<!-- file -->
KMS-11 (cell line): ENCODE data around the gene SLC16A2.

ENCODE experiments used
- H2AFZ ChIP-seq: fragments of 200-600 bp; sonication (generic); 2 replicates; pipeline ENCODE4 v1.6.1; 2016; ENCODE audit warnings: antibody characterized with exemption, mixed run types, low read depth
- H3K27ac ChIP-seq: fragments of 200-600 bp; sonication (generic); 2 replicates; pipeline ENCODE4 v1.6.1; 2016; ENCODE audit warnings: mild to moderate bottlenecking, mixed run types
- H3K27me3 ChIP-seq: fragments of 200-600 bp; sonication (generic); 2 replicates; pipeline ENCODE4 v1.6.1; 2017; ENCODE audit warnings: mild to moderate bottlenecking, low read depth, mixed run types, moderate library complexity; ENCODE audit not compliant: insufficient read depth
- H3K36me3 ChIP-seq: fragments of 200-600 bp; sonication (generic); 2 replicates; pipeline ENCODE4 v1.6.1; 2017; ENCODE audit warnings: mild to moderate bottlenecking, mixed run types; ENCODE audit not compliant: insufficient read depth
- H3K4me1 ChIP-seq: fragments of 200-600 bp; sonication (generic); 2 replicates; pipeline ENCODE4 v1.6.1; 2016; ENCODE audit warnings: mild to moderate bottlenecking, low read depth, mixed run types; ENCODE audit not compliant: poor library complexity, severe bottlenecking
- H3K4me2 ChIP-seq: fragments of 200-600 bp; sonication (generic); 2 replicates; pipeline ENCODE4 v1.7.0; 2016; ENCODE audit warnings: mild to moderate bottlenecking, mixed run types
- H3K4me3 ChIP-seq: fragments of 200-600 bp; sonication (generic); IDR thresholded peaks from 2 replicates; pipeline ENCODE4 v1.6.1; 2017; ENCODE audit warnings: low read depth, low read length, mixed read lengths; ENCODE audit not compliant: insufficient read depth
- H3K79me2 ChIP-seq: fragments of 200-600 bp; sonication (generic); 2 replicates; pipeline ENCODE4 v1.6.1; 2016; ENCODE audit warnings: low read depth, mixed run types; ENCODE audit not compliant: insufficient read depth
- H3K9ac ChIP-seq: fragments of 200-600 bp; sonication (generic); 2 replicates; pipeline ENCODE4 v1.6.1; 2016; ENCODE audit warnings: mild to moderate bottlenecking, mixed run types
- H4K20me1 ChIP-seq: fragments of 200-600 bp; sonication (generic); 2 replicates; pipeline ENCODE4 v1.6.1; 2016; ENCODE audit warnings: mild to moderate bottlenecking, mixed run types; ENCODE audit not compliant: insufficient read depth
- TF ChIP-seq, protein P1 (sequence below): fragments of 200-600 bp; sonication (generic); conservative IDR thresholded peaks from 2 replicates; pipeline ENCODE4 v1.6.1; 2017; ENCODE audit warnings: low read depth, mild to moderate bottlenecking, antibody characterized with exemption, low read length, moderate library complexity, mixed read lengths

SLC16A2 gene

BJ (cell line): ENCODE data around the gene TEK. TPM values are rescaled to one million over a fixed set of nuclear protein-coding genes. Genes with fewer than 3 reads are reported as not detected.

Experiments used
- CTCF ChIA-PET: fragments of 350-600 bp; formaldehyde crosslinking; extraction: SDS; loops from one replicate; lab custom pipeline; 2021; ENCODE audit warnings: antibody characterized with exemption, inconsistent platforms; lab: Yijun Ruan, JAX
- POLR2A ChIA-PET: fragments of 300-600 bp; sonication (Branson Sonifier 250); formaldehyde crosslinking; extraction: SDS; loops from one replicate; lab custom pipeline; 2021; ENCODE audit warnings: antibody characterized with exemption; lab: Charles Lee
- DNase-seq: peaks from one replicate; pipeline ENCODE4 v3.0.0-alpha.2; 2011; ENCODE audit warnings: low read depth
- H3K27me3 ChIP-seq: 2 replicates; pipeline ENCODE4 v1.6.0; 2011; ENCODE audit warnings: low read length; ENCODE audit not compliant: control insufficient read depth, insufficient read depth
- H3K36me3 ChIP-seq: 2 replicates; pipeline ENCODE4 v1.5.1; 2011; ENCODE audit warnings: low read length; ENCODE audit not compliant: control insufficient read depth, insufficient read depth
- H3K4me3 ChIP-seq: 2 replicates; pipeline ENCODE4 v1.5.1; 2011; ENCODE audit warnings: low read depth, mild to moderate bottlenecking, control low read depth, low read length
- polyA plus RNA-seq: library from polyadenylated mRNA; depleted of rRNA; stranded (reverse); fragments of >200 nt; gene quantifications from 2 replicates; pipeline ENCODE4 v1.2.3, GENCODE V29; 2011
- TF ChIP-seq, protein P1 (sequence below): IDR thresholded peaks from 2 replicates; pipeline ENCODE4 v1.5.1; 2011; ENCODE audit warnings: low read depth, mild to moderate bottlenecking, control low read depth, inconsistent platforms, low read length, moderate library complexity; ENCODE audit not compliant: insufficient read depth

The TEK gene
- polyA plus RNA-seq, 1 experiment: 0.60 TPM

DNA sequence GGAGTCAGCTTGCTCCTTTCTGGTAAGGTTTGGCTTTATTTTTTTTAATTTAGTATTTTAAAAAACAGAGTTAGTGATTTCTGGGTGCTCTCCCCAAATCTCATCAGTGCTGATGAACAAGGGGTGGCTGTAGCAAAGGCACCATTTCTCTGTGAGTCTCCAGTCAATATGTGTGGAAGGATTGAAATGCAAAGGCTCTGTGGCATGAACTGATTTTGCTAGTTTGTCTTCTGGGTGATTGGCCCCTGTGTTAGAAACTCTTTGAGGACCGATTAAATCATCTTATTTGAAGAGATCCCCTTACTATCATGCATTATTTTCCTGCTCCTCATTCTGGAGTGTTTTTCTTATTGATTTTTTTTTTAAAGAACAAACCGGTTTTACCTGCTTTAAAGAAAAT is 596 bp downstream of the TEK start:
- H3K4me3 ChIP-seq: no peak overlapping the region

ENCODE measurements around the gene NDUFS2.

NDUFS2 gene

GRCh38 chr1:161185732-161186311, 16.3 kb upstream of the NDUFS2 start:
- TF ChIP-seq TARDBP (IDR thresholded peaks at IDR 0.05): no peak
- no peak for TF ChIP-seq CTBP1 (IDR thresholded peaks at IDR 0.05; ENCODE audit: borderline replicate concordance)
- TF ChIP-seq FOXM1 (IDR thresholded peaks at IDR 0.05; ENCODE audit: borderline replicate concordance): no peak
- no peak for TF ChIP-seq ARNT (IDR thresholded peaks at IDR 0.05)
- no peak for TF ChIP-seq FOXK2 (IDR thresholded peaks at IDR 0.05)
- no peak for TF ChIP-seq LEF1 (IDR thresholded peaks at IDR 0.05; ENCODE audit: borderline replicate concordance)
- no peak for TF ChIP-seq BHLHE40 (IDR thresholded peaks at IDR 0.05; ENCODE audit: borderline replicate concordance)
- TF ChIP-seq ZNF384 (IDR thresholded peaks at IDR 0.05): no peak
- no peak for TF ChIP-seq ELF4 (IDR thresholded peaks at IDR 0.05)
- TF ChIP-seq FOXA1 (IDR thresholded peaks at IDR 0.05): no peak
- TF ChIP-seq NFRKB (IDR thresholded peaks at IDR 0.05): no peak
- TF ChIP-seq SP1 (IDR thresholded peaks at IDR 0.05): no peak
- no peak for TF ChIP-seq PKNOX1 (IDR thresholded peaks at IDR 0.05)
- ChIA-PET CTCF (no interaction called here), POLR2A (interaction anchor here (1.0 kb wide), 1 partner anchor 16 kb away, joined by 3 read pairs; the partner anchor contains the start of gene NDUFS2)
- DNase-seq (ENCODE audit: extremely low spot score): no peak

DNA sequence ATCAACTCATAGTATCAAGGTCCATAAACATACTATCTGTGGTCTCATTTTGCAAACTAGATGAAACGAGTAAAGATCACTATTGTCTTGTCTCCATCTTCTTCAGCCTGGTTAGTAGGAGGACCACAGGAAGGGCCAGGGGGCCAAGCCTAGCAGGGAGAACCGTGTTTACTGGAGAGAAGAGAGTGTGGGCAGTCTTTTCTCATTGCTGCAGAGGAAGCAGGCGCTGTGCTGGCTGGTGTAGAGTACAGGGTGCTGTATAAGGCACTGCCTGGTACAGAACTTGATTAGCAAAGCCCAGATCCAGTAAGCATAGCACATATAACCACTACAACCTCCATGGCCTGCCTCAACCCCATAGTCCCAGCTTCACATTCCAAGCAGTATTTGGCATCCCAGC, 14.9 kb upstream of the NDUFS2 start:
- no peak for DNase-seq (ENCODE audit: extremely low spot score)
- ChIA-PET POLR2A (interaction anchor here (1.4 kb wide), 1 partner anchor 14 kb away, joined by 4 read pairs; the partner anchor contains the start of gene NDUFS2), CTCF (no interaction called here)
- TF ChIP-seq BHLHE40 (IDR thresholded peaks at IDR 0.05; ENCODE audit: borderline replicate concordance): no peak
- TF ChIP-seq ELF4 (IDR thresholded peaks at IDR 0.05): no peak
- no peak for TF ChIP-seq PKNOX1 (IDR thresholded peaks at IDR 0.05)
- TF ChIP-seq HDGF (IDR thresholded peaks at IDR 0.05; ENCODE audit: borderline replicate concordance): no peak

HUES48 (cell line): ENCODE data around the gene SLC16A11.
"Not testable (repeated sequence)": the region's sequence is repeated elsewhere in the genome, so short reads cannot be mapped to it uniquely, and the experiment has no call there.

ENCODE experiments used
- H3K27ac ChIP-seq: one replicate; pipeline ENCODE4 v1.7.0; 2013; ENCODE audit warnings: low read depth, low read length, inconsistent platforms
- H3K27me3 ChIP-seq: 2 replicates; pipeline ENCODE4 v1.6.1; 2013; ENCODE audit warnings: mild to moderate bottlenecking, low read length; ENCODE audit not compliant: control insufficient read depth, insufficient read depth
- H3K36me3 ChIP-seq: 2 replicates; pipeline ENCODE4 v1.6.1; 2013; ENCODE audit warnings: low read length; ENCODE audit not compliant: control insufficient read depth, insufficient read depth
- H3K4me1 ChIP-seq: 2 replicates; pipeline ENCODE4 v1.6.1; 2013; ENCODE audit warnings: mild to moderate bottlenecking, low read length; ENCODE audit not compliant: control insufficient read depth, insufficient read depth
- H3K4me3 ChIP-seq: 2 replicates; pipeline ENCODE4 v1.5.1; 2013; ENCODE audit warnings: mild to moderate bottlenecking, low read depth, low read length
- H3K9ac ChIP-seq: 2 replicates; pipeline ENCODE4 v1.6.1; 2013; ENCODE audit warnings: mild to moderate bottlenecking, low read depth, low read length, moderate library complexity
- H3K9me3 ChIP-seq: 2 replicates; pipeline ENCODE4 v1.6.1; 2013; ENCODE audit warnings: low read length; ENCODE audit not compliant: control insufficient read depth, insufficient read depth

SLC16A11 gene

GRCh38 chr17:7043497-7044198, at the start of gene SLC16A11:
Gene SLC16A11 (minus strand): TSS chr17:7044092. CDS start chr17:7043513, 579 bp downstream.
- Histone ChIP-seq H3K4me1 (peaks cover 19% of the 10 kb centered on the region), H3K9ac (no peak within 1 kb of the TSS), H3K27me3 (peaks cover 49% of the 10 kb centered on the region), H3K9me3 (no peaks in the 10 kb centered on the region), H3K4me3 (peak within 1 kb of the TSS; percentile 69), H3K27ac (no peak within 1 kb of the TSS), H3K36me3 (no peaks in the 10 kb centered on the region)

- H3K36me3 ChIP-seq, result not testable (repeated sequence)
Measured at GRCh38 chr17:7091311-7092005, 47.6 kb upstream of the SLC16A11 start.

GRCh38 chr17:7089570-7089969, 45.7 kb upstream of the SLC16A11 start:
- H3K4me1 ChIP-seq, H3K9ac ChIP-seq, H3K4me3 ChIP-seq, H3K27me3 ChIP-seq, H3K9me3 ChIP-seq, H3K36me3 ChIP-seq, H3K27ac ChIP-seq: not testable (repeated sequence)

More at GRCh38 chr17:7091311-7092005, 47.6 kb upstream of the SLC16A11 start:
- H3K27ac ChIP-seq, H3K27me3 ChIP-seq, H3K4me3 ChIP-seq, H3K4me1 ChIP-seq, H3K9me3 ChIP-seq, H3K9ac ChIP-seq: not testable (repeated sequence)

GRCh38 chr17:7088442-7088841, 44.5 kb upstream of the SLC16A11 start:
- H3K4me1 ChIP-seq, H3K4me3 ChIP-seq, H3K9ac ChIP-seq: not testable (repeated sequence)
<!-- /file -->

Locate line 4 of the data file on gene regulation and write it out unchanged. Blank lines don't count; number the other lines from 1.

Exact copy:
- H3K27ac ChIP-seq: fragments of 200-600 bp; sonication (generic); 2 replicates; pipeline ENCODE4 v1.6.1; 2016; ENCODE audit warnings: mild to moderate bottlenecking, mixed run types